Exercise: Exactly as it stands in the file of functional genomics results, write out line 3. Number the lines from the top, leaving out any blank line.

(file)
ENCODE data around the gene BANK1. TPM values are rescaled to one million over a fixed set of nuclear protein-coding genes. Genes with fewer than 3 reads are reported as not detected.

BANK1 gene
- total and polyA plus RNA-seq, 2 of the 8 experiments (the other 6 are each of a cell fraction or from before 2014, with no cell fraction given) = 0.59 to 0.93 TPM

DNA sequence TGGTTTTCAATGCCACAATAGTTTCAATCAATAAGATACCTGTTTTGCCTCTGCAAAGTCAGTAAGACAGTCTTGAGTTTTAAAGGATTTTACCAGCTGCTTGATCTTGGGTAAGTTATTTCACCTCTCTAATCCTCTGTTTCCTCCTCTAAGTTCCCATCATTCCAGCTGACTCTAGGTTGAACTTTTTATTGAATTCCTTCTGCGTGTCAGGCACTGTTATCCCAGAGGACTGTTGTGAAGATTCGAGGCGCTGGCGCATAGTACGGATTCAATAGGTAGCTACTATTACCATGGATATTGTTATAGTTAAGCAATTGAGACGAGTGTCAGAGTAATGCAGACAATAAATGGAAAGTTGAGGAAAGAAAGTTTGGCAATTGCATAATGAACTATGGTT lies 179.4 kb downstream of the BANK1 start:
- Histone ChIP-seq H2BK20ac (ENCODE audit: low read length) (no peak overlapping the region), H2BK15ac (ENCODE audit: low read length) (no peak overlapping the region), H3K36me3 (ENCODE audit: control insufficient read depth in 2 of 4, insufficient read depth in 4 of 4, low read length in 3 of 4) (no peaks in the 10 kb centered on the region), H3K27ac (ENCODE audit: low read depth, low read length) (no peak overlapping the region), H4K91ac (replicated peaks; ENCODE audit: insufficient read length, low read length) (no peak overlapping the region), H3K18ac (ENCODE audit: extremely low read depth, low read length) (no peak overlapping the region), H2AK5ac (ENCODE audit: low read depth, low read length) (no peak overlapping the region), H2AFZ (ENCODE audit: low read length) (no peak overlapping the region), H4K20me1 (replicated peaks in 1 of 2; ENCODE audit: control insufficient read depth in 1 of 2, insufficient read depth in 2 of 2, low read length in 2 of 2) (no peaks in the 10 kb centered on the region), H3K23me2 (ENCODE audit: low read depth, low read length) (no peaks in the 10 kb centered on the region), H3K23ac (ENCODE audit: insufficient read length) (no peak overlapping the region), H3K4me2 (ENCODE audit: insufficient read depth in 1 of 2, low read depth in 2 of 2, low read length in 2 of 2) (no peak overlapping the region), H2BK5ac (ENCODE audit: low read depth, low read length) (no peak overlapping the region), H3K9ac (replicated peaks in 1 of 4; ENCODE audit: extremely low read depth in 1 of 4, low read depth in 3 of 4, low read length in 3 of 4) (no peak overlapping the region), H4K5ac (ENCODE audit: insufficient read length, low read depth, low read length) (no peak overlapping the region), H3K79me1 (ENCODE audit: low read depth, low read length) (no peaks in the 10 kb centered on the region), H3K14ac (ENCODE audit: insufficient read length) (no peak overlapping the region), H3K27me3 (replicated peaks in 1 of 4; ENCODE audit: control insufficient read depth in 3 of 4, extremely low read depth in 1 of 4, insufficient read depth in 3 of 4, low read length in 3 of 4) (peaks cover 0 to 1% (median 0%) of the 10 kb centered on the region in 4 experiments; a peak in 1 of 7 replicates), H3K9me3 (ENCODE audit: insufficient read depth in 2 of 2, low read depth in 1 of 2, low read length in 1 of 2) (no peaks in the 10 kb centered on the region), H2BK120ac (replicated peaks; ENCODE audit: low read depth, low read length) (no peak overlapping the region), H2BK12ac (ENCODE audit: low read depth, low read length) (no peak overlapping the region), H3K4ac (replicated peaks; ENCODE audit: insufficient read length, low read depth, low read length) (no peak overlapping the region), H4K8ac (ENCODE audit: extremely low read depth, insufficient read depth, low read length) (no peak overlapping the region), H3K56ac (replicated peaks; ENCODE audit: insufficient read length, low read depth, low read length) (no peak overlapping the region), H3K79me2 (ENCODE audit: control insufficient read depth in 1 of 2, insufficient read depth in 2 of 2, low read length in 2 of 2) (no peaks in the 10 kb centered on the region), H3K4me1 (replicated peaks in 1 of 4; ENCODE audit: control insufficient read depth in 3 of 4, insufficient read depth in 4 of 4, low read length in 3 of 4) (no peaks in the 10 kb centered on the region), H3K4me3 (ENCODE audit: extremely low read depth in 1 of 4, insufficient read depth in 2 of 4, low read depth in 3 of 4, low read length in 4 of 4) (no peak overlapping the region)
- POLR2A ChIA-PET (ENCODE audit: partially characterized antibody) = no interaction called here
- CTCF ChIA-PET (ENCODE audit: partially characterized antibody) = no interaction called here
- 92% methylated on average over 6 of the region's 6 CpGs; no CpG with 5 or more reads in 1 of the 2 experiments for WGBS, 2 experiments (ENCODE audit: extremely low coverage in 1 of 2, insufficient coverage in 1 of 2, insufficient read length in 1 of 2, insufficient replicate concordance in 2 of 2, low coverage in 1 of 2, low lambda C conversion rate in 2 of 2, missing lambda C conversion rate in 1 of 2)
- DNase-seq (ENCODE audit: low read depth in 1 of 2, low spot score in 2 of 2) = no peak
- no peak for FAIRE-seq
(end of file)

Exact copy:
- total and polyA plus RNA-seq, 2 of the 8 experiments (the other 6 are each of a cell fraction or from before 2014, with no cell fraction given) = 0.59 to 0.93 TPM